Mary Magdalene was the first to discover the empty tomb. In her grief, she went to the tomb while it was still dark. But when she arrived, she discovered that the tomb had been opened and the body of Jesus was gone. She assumed the grave had been robbed and his body taken. Upon her discovery, the fresh wounds in her heart over his death were made deeper. Little did she know she was not alone. The angels at the tomb asked her why she was weeping. After explaining that her Lord had been taken, she looks and sees Jesus but does not recognize him. When he says her name, she realizes it is him. And then he tells her that she must not cling to him. That last part is rather surprising to me. Why must she let him go?
Mary and the rest of the disciples had the great privilege of knowing Jesus while he walked on this earth. They were able to hear his voice, see his face, hug him, and share meals with him. They walked with him, witnessed his miracles and ministered to his needs. He was a tangible person to them. He was a flesh and blood God. Once he died and rose from the grave, Jesus says to Mary that she cannot hold on to him like she did when he was in the flesh. He is ascending to the Father and she will have to come to know him in a new way. Instead of a flesh and blood God, she will have to come to know Jesus as he is in being one with the Father. She will have to see him in her heart rather than with her eyes. Once she understands, he gives her a mission and tells her to deliver the good news to the other disciples- that he has risen.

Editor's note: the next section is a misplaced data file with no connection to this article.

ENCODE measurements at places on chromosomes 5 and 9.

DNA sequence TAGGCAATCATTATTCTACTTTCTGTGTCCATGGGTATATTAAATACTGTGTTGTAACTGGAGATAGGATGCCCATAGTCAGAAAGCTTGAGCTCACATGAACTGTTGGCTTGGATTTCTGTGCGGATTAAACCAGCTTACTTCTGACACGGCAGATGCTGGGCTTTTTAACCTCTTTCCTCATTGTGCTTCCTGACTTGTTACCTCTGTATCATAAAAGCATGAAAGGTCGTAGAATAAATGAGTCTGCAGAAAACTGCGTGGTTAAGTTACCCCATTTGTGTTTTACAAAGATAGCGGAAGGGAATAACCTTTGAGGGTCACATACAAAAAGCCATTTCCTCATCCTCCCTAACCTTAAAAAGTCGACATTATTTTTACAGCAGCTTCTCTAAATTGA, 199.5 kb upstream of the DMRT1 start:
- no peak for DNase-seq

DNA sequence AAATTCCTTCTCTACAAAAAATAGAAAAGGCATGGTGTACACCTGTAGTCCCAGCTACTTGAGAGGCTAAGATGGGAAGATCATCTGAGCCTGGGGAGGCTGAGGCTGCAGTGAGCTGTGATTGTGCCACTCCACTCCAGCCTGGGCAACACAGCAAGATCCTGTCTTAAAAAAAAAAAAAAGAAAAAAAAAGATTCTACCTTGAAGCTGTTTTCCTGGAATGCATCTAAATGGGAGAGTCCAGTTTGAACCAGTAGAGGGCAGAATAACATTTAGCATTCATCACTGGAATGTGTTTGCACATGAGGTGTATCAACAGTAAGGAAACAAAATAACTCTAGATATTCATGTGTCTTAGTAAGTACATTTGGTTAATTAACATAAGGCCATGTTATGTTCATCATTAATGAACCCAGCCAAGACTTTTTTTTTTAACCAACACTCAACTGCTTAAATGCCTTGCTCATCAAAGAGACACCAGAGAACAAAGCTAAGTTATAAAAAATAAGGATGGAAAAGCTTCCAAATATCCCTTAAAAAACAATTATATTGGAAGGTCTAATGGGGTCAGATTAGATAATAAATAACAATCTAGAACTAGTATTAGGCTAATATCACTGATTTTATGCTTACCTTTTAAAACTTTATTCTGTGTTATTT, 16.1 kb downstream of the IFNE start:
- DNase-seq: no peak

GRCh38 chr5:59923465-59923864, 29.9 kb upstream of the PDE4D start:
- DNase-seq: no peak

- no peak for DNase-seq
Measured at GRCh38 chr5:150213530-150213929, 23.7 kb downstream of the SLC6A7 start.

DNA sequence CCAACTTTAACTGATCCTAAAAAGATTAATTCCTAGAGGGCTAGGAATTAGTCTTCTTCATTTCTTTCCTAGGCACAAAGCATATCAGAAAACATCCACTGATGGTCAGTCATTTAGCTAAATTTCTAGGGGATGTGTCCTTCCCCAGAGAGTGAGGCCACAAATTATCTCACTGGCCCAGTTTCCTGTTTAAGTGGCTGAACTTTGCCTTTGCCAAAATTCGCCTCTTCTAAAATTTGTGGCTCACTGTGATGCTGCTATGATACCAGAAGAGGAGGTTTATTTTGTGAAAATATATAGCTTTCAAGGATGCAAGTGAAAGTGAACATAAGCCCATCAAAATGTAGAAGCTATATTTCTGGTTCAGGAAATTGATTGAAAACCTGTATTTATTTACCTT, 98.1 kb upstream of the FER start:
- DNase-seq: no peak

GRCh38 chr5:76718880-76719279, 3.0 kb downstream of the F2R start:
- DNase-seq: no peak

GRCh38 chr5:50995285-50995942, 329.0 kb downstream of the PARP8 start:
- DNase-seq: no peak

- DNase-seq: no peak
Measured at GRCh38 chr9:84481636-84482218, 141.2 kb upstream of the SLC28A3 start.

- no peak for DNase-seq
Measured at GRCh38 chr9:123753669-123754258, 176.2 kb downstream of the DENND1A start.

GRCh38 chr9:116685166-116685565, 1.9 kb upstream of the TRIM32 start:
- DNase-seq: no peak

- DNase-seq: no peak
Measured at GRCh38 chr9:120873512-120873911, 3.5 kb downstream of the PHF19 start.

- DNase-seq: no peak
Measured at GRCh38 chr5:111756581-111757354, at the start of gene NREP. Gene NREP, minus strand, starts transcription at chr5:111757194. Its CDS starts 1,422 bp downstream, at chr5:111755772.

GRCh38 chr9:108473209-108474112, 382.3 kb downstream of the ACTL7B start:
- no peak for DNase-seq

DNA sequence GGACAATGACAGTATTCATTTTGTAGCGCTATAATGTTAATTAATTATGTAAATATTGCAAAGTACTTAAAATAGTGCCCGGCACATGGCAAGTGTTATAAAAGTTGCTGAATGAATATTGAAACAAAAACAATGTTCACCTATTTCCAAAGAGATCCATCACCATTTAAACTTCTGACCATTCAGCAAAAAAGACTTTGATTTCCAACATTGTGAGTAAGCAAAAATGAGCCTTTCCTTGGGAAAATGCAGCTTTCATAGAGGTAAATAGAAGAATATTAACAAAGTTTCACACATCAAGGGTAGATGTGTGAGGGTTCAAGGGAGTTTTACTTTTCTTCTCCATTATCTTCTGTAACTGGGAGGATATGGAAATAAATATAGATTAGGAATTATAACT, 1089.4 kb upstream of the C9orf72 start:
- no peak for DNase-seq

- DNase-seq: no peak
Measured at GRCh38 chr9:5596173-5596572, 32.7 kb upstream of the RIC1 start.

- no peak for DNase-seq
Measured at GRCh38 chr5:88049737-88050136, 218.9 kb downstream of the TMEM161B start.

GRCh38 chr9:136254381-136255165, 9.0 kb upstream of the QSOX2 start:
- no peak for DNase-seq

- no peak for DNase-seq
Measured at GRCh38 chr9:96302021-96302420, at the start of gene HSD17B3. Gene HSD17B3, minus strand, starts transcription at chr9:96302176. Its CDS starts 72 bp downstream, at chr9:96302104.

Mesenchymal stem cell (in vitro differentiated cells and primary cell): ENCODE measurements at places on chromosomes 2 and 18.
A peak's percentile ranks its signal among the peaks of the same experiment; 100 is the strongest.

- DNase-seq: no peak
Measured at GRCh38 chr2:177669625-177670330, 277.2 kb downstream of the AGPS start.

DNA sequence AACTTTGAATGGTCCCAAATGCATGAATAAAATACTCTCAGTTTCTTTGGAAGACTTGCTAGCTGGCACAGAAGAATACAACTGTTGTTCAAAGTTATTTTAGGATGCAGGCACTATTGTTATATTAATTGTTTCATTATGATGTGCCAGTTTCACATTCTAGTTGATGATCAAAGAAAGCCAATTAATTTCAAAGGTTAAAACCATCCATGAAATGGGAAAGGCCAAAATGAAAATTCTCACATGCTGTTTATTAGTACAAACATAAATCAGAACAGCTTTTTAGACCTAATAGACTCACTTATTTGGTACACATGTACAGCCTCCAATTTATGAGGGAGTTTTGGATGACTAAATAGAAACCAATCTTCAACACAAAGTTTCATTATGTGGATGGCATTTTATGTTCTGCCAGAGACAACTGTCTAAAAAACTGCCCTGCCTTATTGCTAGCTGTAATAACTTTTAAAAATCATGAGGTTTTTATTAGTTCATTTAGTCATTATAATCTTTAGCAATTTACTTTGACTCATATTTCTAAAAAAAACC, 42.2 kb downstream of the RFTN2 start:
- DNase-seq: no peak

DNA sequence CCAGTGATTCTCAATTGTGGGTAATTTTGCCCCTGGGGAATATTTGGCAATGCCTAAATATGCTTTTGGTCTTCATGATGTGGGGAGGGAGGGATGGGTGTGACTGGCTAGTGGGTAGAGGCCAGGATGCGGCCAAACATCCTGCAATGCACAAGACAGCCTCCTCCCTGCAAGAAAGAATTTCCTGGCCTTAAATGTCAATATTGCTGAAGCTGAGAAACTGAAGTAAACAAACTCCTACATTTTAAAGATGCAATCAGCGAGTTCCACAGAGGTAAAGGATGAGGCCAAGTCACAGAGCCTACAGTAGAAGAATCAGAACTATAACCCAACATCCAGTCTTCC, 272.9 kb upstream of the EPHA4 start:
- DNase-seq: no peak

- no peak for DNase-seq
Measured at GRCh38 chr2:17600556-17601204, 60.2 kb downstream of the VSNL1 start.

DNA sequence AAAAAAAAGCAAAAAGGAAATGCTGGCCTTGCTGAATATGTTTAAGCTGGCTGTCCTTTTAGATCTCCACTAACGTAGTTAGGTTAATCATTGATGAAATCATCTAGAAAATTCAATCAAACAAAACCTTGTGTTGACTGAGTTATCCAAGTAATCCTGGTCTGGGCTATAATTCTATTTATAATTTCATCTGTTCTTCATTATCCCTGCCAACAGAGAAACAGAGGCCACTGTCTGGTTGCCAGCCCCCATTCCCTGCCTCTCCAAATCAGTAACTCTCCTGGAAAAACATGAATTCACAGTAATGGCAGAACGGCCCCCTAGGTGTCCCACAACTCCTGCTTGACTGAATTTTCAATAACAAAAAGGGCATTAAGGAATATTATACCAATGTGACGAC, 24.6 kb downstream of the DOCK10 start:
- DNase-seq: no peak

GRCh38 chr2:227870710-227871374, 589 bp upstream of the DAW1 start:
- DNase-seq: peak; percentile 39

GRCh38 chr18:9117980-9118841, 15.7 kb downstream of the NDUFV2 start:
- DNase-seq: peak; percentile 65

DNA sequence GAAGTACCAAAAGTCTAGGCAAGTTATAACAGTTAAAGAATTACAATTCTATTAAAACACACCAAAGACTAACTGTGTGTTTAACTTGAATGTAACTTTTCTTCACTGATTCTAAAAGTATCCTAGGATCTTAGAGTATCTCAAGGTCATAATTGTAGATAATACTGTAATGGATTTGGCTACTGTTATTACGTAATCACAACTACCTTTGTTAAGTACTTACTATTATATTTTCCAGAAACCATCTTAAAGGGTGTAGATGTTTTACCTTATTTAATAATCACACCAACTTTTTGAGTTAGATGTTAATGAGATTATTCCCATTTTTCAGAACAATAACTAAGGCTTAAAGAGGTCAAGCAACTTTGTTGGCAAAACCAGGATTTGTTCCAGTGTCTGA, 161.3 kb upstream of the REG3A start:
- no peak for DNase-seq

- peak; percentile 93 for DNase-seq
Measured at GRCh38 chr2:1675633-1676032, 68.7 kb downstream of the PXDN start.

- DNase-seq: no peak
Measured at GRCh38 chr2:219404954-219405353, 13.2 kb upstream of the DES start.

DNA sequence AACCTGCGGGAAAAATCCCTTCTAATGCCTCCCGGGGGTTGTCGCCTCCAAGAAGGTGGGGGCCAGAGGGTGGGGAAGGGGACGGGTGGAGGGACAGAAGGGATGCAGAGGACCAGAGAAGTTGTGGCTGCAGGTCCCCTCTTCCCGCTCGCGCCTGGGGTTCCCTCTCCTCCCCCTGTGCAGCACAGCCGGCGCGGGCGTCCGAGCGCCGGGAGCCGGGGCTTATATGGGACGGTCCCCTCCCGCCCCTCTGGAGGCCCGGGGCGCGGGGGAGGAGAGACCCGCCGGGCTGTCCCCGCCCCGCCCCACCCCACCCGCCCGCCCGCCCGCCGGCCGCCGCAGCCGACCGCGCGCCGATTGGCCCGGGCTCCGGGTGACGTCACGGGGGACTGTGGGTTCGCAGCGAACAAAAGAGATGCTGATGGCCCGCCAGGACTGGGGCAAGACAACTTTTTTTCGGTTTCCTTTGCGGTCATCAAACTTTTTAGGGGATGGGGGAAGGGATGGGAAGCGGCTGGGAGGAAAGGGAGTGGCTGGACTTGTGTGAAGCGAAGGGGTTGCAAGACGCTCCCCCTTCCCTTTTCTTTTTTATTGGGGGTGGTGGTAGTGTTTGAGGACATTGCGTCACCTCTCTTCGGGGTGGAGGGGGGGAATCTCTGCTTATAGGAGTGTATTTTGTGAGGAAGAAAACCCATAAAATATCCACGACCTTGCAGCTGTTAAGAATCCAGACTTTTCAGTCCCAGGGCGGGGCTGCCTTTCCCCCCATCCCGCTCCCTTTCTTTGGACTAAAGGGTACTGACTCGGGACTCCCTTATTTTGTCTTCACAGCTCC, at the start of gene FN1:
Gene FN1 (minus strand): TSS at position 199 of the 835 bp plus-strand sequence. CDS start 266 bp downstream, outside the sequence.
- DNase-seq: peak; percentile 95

Mary Magdalene's experience in the tomb is one that most, if not all Christians come to know. As children, we are taught about Jesus. We get to know an historical figure who taught about peace and love. We learn how much he loved by understanding his Passion and death. And then we learn about his divinity and power by his resurrection. But, for some of us, the learning stops there. We come to know Jesus as a great man who did great things and was the son of a great God. But he is not personal to us. He is not real in our present lives. Then, just as he did with Mary, he calls out our name. He calls us to himself. Maybe it happens in your experience with the Eucharist. Maybe it happens in a prayer experience. Maybe he calls you through the words of a priest or friend. We may not recognize him at first. Maybe it takes a while for us to understand his voice. But once we do, we have a choice: we can let him in our hearts or we can ignore him. Mary chose to let him in. Even though I am sure she would have loved to have her flesh and blood God back, she submitted to his new way of knowing Christ and she let him into her heart. And then she did the only thing one desires to do once they have had that encounter with the Lord: she obeyed his call and evangelized. She went out and proclaimed the good news. She told others about the risen Lord who loves them in a new and unimaginable way. As morning took hold of the land and light spilled out onto the horizon, a new light also arose in Mary. Jesus turned her darkness into light. He longs to do that with all of us. All we have to do is say yes and let him into our hearts and lives. We are the candles and he longs to be our flame.